Microsoft is making big plays in the automotive communications and infotainment industry, positioning itself as the major player in a fast-growing field. In the current automotive climate, even economy cars like Ford’s Fiesta and the upcoming Chevrolet Sonic tout sophisticated in-car connectivity systems once reserved for top luxury marques.
Through strategic partnerships with Ford, Toyota and Kia among others, Microsoft has sunk big money into the industry. Unlike the personal computer hardware and software markets, automotive infotainment and connectivity systems are expected to have an extremely long shelf life. Consumers simply hang onto a car much longer than they would a personal PC, with the used car market ensuring these systems will be in use for many years to come.
Have a look at Microsoft’s major business partnerships in the automotive industry.
Ford’s SYNC system uses Bluetooth connectivity and voice recognition software to handle everything from controlling the stereo to navigation and climate control systems. SYNC made its debut in 2007 on several Ford 2008 models, complete with heavy spending on television advertising. In the future, Ford promises the next-generation SYNC system will even offer aid in health monitoring for those with diabetes and other chronic diseases.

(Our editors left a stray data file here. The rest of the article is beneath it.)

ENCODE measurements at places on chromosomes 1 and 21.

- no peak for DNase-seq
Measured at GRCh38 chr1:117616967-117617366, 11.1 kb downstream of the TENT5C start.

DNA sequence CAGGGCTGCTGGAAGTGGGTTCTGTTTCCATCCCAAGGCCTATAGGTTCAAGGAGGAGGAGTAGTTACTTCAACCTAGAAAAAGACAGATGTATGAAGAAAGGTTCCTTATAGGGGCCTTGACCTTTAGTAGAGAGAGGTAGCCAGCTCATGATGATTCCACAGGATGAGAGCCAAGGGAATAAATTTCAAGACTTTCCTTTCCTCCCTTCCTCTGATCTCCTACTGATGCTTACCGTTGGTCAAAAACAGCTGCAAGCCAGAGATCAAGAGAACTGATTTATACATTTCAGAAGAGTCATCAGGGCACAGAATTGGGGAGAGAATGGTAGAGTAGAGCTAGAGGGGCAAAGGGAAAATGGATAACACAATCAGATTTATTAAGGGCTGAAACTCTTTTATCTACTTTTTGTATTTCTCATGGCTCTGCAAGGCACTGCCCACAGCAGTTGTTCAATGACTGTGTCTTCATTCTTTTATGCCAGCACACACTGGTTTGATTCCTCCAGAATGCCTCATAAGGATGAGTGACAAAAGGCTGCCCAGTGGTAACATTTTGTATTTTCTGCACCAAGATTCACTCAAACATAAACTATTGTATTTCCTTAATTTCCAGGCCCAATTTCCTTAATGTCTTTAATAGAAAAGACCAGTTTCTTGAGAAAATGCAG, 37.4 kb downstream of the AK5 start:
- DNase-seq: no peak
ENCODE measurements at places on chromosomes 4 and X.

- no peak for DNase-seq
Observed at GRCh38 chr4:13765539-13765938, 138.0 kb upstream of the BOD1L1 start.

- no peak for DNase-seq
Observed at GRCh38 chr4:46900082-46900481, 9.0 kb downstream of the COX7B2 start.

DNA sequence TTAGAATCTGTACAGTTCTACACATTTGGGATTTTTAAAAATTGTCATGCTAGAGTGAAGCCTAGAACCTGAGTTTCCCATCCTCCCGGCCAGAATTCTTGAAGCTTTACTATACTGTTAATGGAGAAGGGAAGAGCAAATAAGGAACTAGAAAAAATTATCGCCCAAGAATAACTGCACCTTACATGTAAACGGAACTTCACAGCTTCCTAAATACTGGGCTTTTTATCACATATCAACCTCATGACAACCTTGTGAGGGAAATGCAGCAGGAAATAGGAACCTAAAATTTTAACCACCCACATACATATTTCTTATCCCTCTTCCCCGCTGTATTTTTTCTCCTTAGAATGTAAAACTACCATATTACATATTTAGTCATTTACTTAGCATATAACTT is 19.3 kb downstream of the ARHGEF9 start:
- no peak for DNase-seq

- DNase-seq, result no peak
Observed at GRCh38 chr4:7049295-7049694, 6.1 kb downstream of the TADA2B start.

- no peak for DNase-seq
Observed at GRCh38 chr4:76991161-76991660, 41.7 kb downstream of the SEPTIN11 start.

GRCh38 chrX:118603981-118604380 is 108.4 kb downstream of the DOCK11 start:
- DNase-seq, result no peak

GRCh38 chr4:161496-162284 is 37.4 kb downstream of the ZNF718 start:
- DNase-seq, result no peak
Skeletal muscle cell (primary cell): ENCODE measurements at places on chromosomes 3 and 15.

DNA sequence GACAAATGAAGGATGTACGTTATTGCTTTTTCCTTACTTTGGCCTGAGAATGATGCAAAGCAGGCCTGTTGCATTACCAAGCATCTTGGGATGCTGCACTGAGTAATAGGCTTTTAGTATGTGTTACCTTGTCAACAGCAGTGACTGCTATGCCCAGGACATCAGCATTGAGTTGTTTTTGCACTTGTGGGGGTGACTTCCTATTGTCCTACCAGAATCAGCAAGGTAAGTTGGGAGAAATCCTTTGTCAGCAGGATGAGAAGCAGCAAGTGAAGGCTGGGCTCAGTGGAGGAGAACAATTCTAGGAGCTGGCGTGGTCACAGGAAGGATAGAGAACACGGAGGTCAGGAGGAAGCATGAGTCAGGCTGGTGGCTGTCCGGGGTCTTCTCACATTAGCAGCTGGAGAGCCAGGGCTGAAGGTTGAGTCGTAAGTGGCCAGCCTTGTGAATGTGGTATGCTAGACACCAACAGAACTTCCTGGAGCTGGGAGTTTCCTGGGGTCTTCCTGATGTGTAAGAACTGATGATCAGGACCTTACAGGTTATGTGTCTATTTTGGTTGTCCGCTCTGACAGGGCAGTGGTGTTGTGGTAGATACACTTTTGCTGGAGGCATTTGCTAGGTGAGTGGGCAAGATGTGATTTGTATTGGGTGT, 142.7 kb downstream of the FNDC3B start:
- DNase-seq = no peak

Toyota Friend Social Network
Toyota has just released details on its new Toyota Friend private social network specifically for owners of new Toyota hybrid and electric car models. The system uses Microsoft Windows cloud-based computing platforms to provide a rich user experience that connects owners with their cars, Toyota corporate, dealerships and even each other. Microsoft invested more than $4 million in the novel idea, sure to reap returns if Toyota’s innovative concept is successful. Other investments by the technology company in conjunction with Toyota concern next-gen telematics systems.
As Hyundai’s sister company Kia seeks to move its brand image up-market, infotainment and connectivity technologies are a huge key to success. Proudly using the “Powered by Microsoft” tagline, the marque’s new UVO platform offers integrated car electronic system controls using both voice and touchscreen technologies. Features include smartphone and media player integration and control of key car functions. By running on the Windows Embedded Automotive system, UVO has positioned itself to be upgradable as new features make their way to future “smart cars.”
Americans spend many hours per week in their cars, and by offering home PC and smartphone software solutions that play nice with new car models, Microsoft has ensured greater diversification and brand awareness, and the profits will soon follow.